Philippine Airlines (PAL) is planning several upgrades to its Australia operation over the next year as new and retrofitted aircraft enter its fleet.
The first enhancement is planned for 3Q2017 as PAL introduces its newly retrofitted A330-300 on the Manila to Melbourne and Sydney routes. PAL is also tentatively planning to use its new A321neo fleet to add a second daily flight to Sydney and launch nonstop services to Brisbane in late 2017 or early 2018.
PAL currently operates 18 weekly flights to Australia, including seven weekly A340-300 frequencies to Sydney, three weekly A330-300 frequencies to Melbourne, four weekly A320 flights to Darwin and four weekly A320 flights to Cairns. The Darwin flights continue to Brisbane and the Cairns flights continue to Auckland in New Zealand.
PAL currently has approximately 4,000 weekly one-way seats in the Australia-Philippines market. Its capacity has been roughly flat over the last year but increased significantly in 2015, when PAL launched Cairns and upgraded Sydney to daily. PAL also had a growth spurt in Australia back in 2013, when Brisbane and Darwin were launched in 2013. Perth was also launched in 2013 as a tag to Darwin but was dropped after only a few months. PAL’s passenger traffic between Australia and the Philippines increased by 36% in CY2013 and 17% in CY2015 while growth was a much more modest 1% in 2014 (according to BITRE data).
PAL’s capacity to Sydney is increasing by 22% in 3Q2017 as PAL introduces newly retrofitted 309-seat A330-300s on the Sydney route, replacing 254-seat A340-300s. PAL plans to gradually start introducing the newly retrofitted aircraft on some Manila-Sydney flights in Aug-2017 and have all seven frequencies upgraded to the new product by early Sep-2017.
Over the next year, PAL is planning to convert its eight 414-seat single-class A330-300s into the new 309-seat configuration featuring 18 lie flat business class seats, 24 extra legroom economy seats and 267 normal economy seats. The retrofitted aircraft will be used on routes now served with the 254-seat two class A340-300 or with 363-seat two class A330-300s. The routes that are now operated with the 414-seat high density A330-300, primarily to the Middle East, will switch to the 363-seat A330s.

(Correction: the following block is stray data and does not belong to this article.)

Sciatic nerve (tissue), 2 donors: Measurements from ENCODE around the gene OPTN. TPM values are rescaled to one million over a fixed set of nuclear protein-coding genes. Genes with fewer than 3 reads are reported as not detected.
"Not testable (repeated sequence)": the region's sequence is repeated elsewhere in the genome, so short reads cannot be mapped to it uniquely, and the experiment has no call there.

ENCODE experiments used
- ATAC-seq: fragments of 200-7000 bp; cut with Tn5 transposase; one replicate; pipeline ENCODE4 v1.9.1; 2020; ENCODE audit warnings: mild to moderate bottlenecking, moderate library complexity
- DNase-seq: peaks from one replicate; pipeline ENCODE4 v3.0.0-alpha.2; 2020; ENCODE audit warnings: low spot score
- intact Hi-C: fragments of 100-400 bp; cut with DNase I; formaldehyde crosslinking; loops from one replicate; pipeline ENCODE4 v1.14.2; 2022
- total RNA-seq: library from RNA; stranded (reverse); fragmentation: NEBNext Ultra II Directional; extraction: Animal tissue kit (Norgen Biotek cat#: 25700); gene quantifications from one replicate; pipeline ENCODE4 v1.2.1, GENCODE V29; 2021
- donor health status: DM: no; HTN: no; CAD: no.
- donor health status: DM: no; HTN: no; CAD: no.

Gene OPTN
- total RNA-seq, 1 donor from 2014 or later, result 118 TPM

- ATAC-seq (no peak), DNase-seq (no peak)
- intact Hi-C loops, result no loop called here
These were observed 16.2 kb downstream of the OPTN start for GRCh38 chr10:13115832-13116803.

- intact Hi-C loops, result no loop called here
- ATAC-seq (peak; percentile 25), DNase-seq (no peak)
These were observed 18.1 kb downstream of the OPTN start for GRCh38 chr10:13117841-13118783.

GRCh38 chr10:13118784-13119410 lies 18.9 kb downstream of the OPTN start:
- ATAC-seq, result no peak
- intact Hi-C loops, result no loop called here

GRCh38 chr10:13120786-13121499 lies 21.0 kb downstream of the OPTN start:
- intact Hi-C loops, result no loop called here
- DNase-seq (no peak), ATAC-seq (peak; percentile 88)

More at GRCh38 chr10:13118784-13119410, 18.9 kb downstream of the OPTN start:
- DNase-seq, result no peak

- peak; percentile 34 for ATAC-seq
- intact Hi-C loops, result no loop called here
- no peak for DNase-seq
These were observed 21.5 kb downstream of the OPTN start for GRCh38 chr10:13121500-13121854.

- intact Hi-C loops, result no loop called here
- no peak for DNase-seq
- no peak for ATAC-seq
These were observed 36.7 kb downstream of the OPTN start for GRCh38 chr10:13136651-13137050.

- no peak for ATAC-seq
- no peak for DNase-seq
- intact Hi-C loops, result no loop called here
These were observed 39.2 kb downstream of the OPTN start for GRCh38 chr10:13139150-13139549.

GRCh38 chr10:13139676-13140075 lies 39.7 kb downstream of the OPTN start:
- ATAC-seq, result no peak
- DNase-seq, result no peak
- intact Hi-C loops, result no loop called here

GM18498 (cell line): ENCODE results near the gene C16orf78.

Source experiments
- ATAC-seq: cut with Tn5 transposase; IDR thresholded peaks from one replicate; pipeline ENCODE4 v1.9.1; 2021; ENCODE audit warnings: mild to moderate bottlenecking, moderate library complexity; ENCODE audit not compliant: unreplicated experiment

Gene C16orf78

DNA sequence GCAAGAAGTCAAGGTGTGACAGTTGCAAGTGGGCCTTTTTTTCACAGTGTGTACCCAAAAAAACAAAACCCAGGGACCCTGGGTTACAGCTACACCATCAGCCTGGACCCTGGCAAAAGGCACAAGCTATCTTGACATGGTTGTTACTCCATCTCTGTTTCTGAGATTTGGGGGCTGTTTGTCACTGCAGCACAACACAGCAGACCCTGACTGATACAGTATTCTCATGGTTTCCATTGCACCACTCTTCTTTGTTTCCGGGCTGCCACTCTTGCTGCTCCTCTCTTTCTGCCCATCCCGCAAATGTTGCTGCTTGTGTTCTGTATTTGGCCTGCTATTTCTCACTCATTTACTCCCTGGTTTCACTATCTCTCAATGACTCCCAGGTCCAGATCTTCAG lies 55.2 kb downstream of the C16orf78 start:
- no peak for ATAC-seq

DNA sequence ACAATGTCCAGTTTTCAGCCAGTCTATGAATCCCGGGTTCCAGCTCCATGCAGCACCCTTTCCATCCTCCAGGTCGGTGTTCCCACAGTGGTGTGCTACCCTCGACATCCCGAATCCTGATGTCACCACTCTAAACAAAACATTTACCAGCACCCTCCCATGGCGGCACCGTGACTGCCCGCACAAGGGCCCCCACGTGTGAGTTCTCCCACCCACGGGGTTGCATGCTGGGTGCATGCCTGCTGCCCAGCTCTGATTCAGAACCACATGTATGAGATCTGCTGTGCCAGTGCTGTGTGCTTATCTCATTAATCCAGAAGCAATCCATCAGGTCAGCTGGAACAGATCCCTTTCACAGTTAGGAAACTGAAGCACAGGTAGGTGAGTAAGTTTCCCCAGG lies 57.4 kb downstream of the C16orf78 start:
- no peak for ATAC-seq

The only Australia route PAL currently operates the A330 is Melbourne, which will switch from the 363-seat version to the new 309-seat configuration from Jul-2017. This will significantly improve PAL’s economy and business class product in the Melbourne market. In economy PAL now has nine seats abreast in both of its A330 configurations but the new configuration will have eight seats abreast, which is the normal configuration for full service airlines.
PAL’s capacity in Melbourne will be cut by 15% as it switches to the lower density A330s. The capacity increase in Sydney is much higher (385 additional weekly one-way seats compared to 162 fewer weekly seats for Melbourne) and as a result PAL’s total capacity to Australia will increase by approximately 6% as the retrofitted A330-300s are introduced.
For now, PAL plans to maintain Melbourne at only three weekly flights but will likely look at adding frequencies in late 2017 or early 2018 as part of an overall expansion of its Australia operation. PAL is aiming to launch nonstop services to Brisbane in late 2017 or early 2018 using its new A321neo fleet. PAL is also considering using the A321neo, which will be configured with 12 lie-flat business class seats and 160 economy seats, to add a second frequency to Sydney.
PAL has 21 A321neos on order with the first two deliveries slated for 4Q2017. Brisbane, Sydney as well as the resumption of flights to New Delhi in India are all in PAL’s initial network plan for the A321neo as the airline looks to use the aircraft’s enhanced range. Brisbane nor Sydney cannot be served nonstop from Manila with the current generation A320ceo/A321ceo.
PAL is keen to serve Brisbane nonstop as it has been a successful market since it was launched in 2013. A majority of PAL’s Manila-Darwin passengers now stay on the aircraft for the Darwin-Brisbane sector. PAL is reassessing the Darwin market to determine if it should keep the Darwin service once Brisbane nonstop service is launched.
A majority of passengers of PAL’s Manila-Cairns passenger also continue on the flight to Auckland. However, PAL is not looking at launching nonstop services to Auckland, which is not within the range of the A321neo and is seen by PAL as too small a market to support widebody aircraft.
PAL has struggled in the Australia market in recent years, impacted by Cebu Pacific’s launch of Sydney in 2014 and its own capacity expansion. PAL’s average load factor on Australia routes was only 60% in the fiscal year ending Jun-2016 (FY2016).
However, PAL’s Australia performance has improved in recent months and the airline is confident product upgrades with the retrofitted A330s will drive further improvements. A nonstop product to Brisbane and a second daily frequency to Sydney will also result in better connections beyond Manila, including to London. PAL’s upcoming expansion in Australia is aimed at positioning the airline better to tap into the fast growth in Australian visitor numbers to the Philippines as well as opportunities to carry more sixth freedom passengers from Australia.
Philippine Airlines operating figures for routes to/from Australia: FY2014 to FY2016
|Year||Passenger numbers||Seats||Seat load factor|
Note: based on Australia’s fiscal year ending June
Source: CAPA – Centre for Aviation and Australia’s BITRE